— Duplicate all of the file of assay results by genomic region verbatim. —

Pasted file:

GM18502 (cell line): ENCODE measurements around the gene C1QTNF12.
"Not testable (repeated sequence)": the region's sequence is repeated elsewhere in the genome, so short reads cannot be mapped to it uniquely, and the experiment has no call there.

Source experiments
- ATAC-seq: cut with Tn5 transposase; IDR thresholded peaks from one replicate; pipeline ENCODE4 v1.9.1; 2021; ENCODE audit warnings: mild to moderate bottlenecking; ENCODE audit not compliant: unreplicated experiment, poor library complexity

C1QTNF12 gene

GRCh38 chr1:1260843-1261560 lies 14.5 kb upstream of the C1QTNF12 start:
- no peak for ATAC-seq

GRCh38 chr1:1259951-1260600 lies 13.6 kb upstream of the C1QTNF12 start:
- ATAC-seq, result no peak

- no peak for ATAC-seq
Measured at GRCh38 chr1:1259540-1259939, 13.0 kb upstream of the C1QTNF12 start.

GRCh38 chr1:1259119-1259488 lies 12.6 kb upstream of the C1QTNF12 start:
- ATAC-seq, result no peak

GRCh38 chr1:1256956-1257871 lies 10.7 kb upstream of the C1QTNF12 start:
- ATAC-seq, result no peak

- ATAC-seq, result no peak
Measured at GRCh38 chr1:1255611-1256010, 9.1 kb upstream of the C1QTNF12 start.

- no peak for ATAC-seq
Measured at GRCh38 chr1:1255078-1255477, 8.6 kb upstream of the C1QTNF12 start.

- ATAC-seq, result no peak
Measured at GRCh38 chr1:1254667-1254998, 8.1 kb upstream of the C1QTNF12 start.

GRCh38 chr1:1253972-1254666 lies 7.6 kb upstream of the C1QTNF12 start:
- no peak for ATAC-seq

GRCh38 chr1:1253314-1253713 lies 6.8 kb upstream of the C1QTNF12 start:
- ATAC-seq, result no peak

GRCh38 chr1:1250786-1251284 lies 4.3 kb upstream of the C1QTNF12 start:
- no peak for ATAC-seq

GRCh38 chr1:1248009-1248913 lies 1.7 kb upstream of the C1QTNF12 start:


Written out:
GM18502 (cell line): ENCODE measurements around the gene C1QTNF12.
"Not testable (repeated sequence)": the region's sequence is repeated elsewhere in the genome, so short reads cannot be mapped to it uniquely, and the experiment has no call there.

Source experiments
- ATAC-seq: cut with Tn5 transposase; IDR thresholded peaks from one replicate; pipeline ENCODE4 v1.9.1; 2021; ENCODE audit warnings: mild to moderate bottlenecking; ENCODE audit not compliant: unreplicated experiment, poor library complexity

C1QTNF12 gene

GRCh38 chr1:1260843-1261560 lies 14.5 kb upstream of the C1QTNF12 start:
- no peak for ATAC-seq

GRCh38 chr1:1259951-1260600 lies 13.6 kb upstream of the C1QTNF12 start:
- ATAC-seq, result no peak

- no peak for ATAC-seq
Measured at GRCh38 chr1:1259540-1259939, 13.0 kb upstream of the C1QTNF12 start.

GRCh38 chr1:1259119-1259488 lies 12.6 kb upstream of the C1QTNF12 start:
- ATAC-seq, result no peak

GRCh38 chr1:1256956-1257871 lies 10.7 kb upstream of the C1QTNF12 start:
- ATAC-seq, result no peak

- ATAC-seq, result no peak
Measured at GRCh38 chr1:1255611-1256010, 9.1 kb upstream of the C1QTNF12 start.

- no peak for ATAC-seq
Measured at GRCh38 chr1:1255078-1255477, 8.6 kb upstream of the C1QTNF12 start.

- ATAC-seq, result no peak
Measured at GRCh38 chr1:1254667-1254998, 8.1 kb upstream of the C1QTNF12 start.

GRCh38 chr1:1253972-1254666 lies 7.6 kb upstream of the C1QTNF12 start:
- no peak for ATAC-seq

GRCh38 chr1:1253314-1253713 lies 6.8 kb upstream of the C1QTNF12 start:
- ATAC-seq, result no peak

GRCh38 chr1:1250786-1251284 lies 4.3 kb upstream of the C1QTNF12 start:
- no peak for ATAC-seq

GRCh38 chr1:1248009-1248913 lies 1.7 kb upstream of the C1QTNF12 start: